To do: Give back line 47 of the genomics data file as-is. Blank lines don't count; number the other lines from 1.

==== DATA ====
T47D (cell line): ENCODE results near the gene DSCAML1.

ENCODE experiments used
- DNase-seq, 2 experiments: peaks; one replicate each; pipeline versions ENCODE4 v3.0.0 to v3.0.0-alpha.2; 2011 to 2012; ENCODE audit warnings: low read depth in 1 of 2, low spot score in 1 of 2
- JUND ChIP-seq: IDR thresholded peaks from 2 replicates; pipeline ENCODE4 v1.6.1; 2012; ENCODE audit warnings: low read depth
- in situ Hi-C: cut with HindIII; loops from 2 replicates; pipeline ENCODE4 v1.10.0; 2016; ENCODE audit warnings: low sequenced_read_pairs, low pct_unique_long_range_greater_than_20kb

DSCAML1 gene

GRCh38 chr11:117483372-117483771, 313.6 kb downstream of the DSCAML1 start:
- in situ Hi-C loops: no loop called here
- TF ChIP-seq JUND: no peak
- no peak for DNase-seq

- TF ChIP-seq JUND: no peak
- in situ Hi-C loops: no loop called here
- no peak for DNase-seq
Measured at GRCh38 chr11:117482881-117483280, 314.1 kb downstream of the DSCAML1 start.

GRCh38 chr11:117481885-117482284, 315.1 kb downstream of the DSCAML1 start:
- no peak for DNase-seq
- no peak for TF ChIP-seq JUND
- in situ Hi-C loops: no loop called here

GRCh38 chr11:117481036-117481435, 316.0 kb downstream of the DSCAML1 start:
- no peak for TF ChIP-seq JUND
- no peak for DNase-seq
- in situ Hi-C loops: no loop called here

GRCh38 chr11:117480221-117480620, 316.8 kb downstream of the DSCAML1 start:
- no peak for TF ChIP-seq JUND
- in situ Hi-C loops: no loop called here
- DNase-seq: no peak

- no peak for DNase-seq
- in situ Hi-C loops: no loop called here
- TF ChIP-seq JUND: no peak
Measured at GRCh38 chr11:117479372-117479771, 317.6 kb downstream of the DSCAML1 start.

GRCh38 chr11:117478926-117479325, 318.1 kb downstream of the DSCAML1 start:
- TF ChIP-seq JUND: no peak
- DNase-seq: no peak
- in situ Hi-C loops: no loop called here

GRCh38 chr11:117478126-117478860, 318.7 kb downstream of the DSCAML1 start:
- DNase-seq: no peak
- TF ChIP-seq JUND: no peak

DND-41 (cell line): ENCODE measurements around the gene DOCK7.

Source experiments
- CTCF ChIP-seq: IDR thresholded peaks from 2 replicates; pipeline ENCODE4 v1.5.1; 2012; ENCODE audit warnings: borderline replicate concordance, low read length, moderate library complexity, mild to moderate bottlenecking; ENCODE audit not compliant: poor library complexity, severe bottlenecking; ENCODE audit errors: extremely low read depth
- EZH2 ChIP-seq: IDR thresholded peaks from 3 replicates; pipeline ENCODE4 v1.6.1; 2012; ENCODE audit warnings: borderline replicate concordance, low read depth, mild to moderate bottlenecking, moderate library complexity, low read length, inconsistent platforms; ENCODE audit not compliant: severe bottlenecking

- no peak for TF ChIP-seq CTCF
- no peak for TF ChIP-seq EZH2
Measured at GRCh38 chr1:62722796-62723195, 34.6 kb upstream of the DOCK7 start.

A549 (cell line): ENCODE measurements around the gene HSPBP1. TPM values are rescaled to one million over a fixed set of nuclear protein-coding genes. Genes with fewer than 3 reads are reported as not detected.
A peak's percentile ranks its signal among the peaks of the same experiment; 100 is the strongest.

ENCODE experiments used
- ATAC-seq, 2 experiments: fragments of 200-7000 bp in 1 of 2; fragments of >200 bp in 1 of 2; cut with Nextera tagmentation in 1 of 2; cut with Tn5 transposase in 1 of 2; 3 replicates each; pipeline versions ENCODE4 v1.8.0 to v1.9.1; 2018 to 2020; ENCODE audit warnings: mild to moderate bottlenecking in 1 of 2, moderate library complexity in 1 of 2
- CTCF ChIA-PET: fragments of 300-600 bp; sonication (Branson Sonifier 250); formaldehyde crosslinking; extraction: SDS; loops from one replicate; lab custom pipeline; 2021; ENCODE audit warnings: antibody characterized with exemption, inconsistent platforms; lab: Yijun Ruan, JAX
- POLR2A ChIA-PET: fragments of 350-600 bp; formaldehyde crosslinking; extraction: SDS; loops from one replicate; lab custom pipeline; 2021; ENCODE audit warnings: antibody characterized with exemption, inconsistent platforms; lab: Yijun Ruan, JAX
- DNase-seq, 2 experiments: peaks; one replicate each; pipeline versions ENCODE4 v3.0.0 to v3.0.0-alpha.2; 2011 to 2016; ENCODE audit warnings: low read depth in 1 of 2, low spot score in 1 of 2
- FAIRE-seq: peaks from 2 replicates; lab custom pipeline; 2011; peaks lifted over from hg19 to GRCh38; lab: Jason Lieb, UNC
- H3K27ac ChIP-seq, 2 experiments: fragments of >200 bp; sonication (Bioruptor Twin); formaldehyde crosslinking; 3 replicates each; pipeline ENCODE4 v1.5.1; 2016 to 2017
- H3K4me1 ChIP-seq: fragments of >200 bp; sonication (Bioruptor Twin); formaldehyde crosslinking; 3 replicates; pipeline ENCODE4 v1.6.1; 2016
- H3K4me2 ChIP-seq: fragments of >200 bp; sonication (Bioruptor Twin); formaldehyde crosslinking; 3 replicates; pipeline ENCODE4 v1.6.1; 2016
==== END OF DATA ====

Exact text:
ENCODE experiments used